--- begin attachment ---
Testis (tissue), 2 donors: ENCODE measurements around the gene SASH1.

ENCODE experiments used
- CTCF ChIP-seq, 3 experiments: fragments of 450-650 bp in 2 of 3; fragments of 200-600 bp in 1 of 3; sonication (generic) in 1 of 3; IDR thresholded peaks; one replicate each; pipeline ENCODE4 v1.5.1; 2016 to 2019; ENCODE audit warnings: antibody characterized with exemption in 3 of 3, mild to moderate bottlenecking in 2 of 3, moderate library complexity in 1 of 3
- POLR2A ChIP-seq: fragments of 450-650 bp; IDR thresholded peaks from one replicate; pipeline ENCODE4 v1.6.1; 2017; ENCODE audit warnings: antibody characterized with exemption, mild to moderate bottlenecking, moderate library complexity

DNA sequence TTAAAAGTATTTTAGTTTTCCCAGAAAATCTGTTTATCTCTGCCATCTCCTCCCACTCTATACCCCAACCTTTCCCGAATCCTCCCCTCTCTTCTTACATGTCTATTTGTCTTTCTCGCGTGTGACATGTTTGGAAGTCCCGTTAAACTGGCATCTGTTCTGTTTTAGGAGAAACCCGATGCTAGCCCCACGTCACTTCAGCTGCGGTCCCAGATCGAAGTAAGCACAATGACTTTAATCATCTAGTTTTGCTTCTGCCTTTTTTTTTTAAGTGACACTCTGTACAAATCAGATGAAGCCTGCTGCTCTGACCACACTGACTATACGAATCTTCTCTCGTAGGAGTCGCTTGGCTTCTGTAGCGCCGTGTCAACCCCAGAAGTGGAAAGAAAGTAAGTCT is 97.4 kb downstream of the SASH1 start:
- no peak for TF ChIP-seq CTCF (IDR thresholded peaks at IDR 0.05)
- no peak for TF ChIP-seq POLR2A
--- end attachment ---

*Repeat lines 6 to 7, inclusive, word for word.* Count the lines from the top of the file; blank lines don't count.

- no peak for TF ChIP-seq CTCF (IDR thresholded peaks at IDR 0.05)
- no peak for TF ChIP-seq POLR2A